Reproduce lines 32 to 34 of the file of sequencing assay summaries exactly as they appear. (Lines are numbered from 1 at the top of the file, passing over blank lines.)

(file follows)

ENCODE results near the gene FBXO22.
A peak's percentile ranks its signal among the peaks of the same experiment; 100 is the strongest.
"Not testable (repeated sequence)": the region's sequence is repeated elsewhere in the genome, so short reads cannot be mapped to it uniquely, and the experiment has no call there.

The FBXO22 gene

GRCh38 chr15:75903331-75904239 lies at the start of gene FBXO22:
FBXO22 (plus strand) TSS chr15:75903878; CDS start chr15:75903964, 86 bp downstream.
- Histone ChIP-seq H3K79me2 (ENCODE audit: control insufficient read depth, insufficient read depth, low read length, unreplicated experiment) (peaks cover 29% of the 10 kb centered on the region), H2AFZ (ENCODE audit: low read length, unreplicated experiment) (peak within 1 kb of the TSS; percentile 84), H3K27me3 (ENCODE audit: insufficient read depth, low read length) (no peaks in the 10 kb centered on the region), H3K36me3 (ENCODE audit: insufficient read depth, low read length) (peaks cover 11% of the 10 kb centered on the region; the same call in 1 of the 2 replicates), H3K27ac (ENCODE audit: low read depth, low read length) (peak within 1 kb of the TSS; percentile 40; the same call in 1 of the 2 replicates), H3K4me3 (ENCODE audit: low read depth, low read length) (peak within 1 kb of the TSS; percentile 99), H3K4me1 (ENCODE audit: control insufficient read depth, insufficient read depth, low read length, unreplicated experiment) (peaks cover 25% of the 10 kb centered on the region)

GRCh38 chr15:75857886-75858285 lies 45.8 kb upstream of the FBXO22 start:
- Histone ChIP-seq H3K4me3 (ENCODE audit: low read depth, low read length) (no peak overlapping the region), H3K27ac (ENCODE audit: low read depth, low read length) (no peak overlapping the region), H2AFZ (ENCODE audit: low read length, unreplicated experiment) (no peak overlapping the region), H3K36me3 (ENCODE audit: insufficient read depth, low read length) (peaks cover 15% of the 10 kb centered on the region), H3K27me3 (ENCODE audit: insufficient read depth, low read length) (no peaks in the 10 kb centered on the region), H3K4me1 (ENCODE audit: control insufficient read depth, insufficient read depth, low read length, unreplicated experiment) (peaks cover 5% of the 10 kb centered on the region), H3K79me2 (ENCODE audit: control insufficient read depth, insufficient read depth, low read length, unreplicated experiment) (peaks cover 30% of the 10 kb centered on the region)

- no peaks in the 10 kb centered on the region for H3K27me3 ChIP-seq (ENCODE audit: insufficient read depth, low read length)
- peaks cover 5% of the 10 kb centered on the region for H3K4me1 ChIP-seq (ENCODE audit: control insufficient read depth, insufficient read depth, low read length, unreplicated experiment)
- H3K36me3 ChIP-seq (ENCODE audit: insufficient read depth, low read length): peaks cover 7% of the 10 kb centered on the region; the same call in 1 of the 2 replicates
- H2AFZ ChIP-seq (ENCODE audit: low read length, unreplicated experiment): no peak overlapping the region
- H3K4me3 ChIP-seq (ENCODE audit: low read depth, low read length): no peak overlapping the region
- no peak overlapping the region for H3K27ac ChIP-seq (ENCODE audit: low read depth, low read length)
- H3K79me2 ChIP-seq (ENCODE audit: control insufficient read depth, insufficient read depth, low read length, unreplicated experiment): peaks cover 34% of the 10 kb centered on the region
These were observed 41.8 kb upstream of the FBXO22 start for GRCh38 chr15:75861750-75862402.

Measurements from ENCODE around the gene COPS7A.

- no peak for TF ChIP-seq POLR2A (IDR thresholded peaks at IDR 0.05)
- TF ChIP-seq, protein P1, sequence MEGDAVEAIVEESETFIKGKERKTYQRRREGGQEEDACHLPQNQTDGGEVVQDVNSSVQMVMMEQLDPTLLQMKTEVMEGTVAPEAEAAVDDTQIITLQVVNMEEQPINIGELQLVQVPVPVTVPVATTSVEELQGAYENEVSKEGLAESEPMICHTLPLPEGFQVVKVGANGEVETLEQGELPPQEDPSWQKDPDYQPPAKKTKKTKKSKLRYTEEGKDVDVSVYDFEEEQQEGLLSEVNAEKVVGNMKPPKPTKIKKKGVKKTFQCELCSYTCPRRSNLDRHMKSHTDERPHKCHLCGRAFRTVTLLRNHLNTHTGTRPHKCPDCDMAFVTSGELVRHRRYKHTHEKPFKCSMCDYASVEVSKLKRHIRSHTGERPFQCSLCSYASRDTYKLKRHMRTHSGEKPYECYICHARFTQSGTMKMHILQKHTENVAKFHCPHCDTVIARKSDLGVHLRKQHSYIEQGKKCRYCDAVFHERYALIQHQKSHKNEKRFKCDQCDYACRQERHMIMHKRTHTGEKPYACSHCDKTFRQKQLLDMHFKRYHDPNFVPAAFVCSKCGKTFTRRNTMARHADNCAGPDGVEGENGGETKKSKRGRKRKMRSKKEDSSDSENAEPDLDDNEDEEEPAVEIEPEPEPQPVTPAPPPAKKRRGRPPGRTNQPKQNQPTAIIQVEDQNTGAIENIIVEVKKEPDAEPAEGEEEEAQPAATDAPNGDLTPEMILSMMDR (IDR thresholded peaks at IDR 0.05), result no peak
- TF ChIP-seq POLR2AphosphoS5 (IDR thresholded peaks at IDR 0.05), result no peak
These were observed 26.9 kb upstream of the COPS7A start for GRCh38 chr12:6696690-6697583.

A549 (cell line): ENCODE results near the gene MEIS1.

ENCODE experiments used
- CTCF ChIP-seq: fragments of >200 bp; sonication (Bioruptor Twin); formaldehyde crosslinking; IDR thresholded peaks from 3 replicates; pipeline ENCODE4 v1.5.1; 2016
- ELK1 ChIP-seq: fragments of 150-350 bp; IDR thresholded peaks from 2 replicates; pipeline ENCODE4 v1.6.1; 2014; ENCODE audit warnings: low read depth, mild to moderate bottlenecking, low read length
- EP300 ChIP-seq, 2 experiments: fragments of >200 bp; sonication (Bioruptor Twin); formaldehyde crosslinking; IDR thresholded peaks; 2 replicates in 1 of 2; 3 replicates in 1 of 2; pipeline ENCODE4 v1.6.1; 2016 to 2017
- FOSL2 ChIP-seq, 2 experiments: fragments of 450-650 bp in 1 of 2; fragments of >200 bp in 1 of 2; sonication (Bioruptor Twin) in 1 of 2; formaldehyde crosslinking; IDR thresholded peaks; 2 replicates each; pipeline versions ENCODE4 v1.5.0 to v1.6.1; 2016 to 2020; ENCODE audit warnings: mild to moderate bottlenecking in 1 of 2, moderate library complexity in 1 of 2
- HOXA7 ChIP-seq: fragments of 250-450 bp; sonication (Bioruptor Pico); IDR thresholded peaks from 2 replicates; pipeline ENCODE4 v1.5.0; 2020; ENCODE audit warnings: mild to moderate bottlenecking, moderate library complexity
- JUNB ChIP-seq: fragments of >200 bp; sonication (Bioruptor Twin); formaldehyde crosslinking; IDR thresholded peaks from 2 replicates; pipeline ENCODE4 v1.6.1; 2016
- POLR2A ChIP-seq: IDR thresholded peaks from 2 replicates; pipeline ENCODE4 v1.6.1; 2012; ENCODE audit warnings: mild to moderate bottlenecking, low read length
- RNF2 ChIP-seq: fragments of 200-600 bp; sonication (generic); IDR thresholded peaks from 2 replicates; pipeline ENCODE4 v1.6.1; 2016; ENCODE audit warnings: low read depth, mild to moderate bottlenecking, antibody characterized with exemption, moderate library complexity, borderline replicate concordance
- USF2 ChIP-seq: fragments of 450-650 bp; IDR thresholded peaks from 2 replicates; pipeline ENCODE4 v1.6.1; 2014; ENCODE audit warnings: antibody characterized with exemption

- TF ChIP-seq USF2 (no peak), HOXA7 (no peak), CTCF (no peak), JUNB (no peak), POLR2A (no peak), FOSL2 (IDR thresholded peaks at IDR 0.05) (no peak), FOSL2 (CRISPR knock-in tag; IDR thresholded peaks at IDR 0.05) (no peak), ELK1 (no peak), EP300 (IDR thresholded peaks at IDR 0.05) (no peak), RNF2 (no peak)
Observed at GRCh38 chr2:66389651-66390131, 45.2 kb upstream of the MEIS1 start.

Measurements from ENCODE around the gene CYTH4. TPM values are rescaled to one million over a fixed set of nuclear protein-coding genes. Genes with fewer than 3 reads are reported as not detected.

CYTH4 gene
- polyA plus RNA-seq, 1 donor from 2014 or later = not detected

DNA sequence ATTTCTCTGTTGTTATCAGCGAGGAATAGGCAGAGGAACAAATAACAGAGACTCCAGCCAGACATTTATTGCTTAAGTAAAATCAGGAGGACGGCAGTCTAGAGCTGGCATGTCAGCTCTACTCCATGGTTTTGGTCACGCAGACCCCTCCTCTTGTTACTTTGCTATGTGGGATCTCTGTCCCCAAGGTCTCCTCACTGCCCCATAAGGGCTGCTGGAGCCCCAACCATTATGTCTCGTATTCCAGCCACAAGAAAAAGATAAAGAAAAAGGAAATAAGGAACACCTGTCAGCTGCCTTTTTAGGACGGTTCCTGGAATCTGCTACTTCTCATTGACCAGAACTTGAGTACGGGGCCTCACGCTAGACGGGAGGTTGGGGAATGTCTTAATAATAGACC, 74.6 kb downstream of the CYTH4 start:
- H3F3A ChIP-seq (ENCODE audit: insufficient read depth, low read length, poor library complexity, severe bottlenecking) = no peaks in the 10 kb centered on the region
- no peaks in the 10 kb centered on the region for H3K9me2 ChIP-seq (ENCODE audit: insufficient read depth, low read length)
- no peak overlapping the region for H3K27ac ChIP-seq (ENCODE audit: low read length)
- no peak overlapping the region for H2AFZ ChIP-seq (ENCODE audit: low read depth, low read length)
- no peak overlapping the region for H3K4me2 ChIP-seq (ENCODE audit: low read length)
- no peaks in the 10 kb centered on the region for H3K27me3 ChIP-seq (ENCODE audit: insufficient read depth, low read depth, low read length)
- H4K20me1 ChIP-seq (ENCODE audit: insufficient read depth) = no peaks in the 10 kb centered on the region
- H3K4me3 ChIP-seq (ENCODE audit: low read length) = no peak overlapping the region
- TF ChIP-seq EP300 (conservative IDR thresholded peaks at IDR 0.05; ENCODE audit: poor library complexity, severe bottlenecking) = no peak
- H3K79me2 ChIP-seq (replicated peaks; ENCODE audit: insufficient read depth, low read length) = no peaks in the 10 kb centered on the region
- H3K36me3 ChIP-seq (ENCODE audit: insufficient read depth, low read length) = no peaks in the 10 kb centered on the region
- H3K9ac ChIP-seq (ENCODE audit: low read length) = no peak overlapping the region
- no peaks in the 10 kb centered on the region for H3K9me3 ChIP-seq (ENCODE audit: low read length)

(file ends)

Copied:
- RNF2 ChIP-seq: fragments of 200-600 bp; sonication (generic); IDR thresholded peaks from 2 replicates; pipeline ENCODE4 v1.6.1; 2016; ENCODE audit warnings: low read depth, mild to moderate bottlenecking, antibody characterized with exemption, moderate library complexity, borderline replicate concordance
- USF2 ChIP-seq: fragments of 450-650 bp; IDR thresholded peaks from 2 replicates; pipeline ENCODE4 v1.6.1; 2014; ENCODE audit warnings: antibody characterized with exemption

- TF ChIP-seq USF2 (no peak), HOXA7 (no peak), CTCF (no peak), JUNB (no peak), POLR2A (no peak), FOSL2 (IDR thresholded peaks at IDR 0.05) (no peak), FOSL2 (CRISPR knock-in tag; IDR thresholded peaks at IDR 0.05) (no peak), ELK1 (no peak), EP300 (IDR thresholded peaks at IDR 0.05) (no peak), RNF2 (no peak)